The 2022 Tuia Pito Ora New Zealand Institute of Landscape Architects Firth Conference, held 11-13 October in Tāmaki Makaurau Auckland, was the scene of great celebration, connection, and looking ahead as an industry.Marking the 50th anniversary of the New Zealand Institute of Landscape Architects, the conference theme was “Kia whakatomuri te haere whakamua” - walking backwards into the future, with eyes fixed on the past.
Home of the Resene NZILA Awards, the conference saw Craig Pocock - Principal Landscape Architect at Beca Design Practice, awarded a prestigious President’s Award for recognition in International Achievement – Carbon Landscape. This award was an acknowledgment of Craig’s years of passion and mahi to champion “The Carbon Landscape” kaupapa, in Aotearoa and around the globe - most particularly at the recent 58th International Federation of Landscape Architects World Congress Gwangju 2022, in South Korea.
Figure 1 - Craig Pocock delivering his keynote address on The Carbon Landscape at the NZILA conference
Craig’s innovative research work on ‘The Carbon Footprint of Urban Rain Gardens’, with Shayne Noronha, was also recognised with the Award of Excellence in ‘Research and Communication’. An excerpt from the judges’ citation notes “Through revealing the realities of urban rain gardens, the project reminds the profession of its responsibilities to not accept prevailing approaches uncritically. Such thorough analysis is vital for robust understanding, and not only does the project identify the serious issues with business-as-usual approaches, it also offers potential ways of thinking through how to better design rain gardens.”
Continuing the theme, and keeping carbon centre stage, Craig delivered the final keynote of the conference on the Carbon Landscape. This included recent carbon research on green infrastructure, an estimated carbon cost of the next stage of the Wynyard Quarter in Auckland, and the 10 steps needed to decarbonise the industry.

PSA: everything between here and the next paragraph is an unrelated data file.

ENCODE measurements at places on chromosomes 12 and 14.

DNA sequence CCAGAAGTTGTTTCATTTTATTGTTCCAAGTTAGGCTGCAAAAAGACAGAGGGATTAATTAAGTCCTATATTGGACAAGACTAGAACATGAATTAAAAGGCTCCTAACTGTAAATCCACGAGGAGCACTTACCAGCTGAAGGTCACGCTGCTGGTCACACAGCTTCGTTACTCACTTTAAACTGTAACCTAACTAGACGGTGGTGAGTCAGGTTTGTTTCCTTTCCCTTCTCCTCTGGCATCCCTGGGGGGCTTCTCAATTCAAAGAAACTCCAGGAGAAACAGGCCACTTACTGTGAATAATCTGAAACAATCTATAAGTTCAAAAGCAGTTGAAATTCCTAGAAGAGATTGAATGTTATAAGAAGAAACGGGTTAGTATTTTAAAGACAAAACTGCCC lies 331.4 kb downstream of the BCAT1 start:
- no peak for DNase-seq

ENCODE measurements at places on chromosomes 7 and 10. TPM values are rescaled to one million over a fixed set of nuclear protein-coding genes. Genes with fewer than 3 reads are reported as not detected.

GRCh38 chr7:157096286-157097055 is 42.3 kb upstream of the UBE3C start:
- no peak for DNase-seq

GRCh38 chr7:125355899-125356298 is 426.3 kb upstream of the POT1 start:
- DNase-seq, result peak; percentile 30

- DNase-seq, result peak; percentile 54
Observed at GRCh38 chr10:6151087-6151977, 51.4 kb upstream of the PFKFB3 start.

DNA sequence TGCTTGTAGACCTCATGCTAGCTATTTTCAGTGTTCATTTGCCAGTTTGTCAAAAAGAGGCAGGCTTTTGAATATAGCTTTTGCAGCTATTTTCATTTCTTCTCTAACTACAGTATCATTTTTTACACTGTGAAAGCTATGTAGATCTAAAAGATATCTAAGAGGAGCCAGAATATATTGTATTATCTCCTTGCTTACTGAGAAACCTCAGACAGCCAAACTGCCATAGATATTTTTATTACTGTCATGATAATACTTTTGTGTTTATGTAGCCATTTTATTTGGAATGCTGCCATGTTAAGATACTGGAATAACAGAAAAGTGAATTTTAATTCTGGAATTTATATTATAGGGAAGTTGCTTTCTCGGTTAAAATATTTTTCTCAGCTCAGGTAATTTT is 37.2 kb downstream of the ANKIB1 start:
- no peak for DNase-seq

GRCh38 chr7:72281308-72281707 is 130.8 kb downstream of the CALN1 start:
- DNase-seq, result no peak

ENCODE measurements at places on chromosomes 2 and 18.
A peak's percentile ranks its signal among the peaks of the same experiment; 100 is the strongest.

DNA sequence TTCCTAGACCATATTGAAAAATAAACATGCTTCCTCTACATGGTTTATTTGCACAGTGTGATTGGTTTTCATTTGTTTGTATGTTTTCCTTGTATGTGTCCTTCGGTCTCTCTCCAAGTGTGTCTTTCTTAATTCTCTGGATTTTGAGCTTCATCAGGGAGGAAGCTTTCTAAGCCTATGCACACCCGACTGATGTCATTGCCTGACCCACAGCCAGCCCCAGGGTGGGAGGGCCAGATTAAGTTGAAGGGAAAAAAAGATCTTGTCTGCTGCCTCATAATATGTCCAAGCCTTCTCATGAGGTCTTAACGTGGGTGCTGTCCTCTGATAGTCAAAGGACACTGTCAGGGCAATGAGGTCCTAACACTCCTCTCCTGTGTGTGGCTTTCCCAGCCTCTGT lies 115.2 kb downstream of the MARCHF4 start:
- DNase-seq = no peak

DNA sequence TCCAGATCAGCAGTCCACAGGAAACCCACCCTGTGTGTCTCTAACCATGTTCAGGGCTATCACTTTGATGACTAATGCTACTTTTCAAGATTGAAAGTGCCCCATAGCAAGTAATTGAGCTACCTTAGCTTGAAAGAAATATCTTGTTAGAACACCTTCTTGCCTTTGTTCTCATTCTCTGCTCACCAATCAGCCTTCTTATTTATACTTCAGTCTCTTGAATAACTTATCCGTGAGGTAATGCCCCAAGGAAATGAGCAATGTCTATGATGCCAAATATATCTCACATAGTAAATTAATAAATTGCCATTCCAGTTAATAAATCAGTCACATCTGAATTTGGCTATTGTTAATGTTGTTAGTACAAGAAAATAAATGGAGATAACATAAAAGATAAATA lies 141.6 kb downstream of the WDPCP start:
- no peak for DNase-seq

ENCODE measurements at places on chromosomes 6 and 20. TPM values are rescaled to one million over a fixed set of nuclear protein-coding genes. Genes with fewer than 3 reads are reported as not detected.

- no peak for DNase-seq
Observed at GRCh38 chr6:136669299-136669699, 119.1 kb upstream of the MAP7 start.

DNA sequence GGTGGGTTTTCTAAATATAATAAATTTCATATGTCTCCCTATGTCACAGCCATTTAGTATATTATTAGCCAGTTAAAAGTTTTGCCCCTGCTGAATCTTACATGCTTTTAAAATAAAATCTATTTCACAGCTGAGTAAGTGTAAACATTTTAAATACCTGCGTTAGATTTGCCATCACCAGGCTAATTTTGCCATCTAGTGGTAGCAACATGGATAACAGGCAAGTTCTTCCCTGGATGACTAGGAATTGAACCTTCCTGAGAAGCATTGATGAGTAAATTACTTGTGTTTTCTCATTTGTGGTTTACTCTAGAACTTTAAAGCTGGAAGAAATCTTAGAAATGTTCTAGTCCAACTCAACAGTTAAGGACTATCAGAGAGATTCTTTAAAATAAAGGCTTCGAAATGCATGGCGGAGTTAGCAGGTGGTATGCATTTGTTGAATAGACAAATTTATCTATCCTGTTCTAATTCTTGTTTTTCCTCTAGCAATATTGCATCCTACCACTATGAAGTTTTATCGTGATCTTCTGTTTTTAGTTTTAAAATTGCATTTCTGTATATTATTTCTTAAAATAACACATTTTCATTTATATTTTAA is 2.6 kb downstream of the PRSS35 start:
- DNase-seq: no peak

“Receiving the President’s Award for the Carbon Landscape, and Award of Excellence in Research and Communication, together with the opportunity to deliver the keynote address to close out the conference was a great honour and a privilege,” says Craig Pocock.
“The Carbon Landscape not only reflects kaitiaki values unique to Aotearoa New Zealand, but is an original idea about two decades ahead of its time. The carbon reality is that most urban spaces, public realm and even rain gardens we design, come with a significant carbon debt that is unsustainable. While it can be sometimes a challenging conversation to have with the industry, it was well received at the NZILA conference.”
Figure 2 - Pictured front row from left at the NZILA awards; Craig Pocock (Principal Landscape Architect at Beca Design Practice), Ngapera Moeahu-Teitinga and Tim Mason from the Parihaka Papakainga community, and Rupert Hodson (Beca Northern Regional Manager).
Back row from left, from our Beca Design Practice; Wade Robertson (Practice Lead), Julie Marshall (Section Administrator), Annette Jones (Senior Technical Director - Urban Design), Chris Judd (Senior Landscape Architect) and George Woolford (Manager - Urban Design & Landscape Architecture).
Capping off the conference and awards in fantastic fashion, Craig and the Beca Design Practice team, accompanied by honoured guests Tim Mason and Ngapera Moeahu-Teitanga from the Parihaka Papakainga community, received the Award of Excellence in the ‘Master Planning and Urban Design Strategy’ category for Te Mahere Aranga Tuatoru - the 30-year overall plan for Parihaka.
It was the further great distinction of Te Mahere Aranga Tuatoru to win the supreme ‘Te Karanga o te Tui’ award. This was special recognition of Beca and mana whenua working together and planning sustainably. One of only three supreme awards given out once every two years, to win is a significant industry recognition.
“The [Te Mahere Aranga Tuatoru] plan is not about us, it’s about the future, and what Parihaka will look like in the future… It’s about the people making decisions for the people. He mana tō te whenua, he mana tō te tangata. The land has its own mana, the people have their own mana,” says Ngapera Moeahu-Teitinga.
“One of the beneficial things, is seeing the future on the plan, with every area mapped out, including the educational strategy, and where we can bring in schools and groups... It’s about capturing those stories for the next generation. It’s been a great journey, and now it is time to get on with the mahi!”
Judges noted “The ethos of a co-developed engagement process is at the core of the Parihaka Papakainga Trust plan which provides a spirited and meaningful vision. There is a strong feeling of the project landscape architect’s commitment to place, to becoming immersed within the Parihaka community and to becoming a trusted advisor.”
Congratulations again to Tim Mason, Ngapera Moeahu-Teitanga and the Parihaka Papakainga community, and to the many other award recipients, recognised life members, speakers, and representatives of the New Zealand landscape profession at the conference.
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See also October 2022